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I just read the following in the NPR website news article NASA's New 'Intruder Alert' System Spots An Incoming Asteroid.

NASA pays for several telescopes around the planet to scan the skies on a nightly basis, looking for these objects. "The NASA surveys are finding something like at least five asteroids every night," says astronomer Paul Chodas of JPL.

Which telescopes are the "several telescopes around the planet to scan the skies on a nightly basis" that NASA pays?

Also, is it really roughly five new actual asteroids identified per day (almost 2,000 per year), or is that 5 objects detected, and only some small fraction turn out to actually be unique, new objects?

5 per day sounds like a lot.

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Given that the article seems to be referring to NASA's Near Earth Object Program, it appears that there are five subprograms scanning the skies:

According to JPL, CSS and Pan-STARRS are responsible for 90% of new Near Earth Object (NEO) discoveries. LINEAR is responsible for detecting objects one kilometer in diameter or greater, while NEOWISE provides additional measurements from previous WISE targets, so it isn't making new detections, merely follow-up observations.

NASA's statistics show that over 15,000 Near-Earth Asteroids (NEAs) have been discovered so far, from all programs scanning the sky. In each of the past three years, about 1,500 NEAs have been discovered, most by the five programs listed above. That's roughly consistent with the five-per-day claim. However, it's not yet near 2,000 per year.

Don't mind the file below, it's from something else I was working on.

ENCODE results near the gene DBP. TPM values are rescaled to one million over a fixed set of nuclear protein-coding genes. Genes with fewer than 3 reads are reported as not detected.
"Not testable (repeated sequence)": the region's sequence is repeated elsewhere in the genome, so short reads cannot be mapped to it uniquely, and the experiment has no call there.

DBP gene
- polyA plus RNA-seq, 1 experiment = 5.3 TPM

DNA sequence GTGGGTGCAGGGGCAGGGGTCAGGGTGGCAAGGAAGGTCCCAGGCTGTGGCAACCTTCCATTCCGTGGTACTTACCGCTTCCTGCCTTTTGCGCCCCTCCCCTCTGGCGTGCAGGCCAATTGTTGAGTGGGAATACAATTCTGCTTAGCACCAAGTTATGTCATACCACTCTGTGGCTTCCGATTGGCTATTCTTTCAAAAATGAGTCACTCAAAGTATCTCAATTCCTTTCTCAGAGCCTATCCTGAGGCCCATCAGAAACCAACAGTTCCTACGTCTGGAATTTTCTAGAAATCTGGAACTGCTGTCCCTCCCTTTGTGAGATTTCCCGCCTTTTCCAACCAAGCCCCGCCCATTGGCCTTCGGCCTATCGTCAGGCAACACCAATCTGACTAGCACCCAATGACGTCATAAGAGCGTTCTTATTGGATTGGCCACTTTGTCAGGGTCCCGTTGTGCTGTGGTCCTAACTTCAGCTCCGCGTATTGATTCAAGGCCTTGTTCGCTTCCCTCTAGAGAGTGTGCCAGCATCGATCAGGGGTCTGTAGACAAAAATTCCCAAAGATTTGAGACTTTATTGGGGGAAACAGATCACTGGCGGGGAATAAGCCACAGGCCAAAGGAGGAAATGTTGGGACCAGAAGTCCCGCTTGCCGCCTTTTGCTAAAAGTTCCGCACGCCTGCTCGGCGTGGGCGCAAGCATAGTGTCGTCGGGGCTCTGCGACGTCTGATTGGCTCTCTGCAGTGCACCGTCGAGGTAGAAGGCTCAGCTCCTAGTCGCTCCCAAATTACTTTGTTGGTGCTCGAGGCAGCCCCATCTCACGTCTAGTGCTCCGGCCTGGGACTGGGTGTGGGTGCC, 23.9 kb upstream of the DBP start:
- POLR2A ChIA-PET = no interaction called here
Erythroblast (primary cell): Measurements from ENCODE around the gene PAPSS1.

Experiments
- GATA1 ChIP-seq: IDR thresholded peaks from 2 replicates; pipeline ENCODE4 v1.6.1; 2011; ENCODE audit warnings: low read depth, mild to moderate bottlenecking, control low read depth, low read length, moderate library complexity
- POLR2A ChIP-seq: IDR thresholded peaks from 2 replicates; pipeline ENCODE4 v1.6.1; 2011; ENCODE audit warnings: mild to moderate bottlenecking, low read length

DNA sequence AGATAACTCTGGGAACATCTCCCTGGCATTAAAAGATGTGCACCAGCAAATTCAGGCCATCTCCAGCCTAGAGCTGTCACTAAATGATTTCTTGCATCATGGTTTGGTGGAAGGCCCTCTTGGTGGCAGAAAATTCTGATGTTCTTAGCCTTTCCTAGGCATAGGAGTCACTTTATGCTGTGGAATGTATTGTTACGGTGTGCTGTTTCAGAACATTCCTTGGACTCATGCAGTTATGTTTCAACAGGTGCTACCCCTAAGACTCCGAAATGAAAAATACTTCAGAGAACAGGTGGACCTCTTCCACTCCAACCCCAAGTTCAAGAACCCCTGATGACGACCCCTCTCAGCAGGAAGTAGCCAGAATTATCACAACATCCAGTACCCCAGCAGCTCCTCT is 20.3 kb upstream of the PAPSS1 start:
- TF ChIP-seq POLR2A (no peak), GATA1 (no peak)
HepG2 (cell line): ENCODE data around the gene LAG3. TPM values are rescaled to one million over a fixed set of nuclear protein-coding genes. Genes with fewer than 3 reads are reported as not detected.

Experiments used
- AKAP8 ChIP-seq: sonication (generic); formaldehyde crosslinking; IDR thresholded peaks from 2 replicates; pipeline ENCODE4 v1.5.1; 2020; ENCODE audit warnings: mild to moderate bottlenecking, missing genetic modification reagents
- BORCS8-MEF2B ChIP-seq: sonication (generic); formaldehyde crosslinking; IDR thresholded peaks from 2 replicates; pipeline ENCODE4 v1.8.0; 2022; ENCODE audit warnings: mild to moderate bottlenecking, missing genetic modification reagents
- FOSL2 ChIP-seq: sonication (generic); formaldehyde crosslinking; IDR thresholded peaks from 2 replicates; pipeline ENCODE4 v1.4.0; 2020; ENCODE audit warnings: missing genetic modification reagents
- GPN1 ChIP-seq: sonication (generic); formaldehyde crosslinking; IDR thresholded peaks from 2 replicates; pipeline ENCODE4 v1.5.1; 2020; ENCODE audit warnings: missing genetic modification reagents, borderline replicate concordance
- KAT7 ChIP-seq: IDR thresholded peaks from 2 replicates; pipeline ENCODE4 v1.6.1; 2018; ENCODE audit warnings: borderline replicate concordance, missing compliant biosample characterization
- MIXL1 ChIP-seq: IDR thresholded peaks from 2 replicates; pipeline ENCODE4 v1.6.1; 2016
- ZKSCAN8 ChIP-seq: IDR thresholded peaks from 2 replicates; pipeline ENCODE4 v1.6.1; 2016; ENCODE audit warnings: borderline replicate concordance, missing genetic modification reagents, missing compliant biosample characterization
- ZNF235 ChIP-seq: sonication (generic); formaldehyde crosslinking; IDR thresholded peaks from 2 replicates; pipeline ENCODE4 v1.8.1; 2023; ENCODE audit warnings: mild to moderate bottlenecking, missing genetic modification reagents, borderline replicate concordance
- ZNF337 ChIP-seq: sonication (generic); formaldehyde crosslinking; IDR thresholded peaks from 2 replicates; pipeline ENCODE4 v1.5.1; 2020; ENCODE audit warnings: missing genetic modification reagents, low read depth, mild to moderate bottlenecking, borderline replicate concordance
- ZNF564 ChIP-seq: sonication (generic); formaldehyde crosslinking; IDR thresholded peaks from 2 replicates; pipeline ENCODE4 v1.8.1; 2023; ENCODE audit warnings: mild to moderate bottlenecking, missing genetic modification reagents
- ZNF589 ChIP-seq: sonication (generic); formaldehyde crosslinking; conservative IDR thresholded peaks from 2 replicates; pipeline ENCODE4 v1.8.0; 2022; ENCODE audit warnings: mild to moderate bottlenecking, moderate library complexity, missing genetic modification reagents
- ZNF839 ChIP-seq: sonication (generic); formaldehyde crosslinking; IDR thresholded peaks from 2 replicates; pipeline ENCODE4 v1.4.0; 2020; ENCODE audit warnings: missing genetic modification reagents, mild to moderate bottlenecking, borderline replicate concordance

enter image description here

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  • $\begingroup$ Wow, it's just the NEAs by themselves that already reach roughly 5 per day! The total asteroids per day must be much higher - I assume they can't only find near asteroids, though they can bias a bit. Thanks! $\endgroup$ – uhoh Oct 30 '16 at 15:09
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Some days there are 10 or more Minor Planet Electronic Circulars announcing new asteroid discoveries or lost asteroid recoveries. The October 30 MPECs included a follow-up observation of 2016 UR36, the same object mentioned in the NPR story. With an arc of only a few days, its orbit remains highly uncertain.

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    $\begingroup$ This is really helpful - since I can read about this object in the news and here in stack exchange, now the MPECs have more meaning to a first-timer. Within the linked update there is a link to a larger list of previous observations, and I can see the refinement of the (so far only approximate) ephemeris. The sudden rapid movement in apparent position in the first week of November must be when it passes close to Earth. Thanks! $\endgroup$ – uhoh Oct 31 '16 at 1:42

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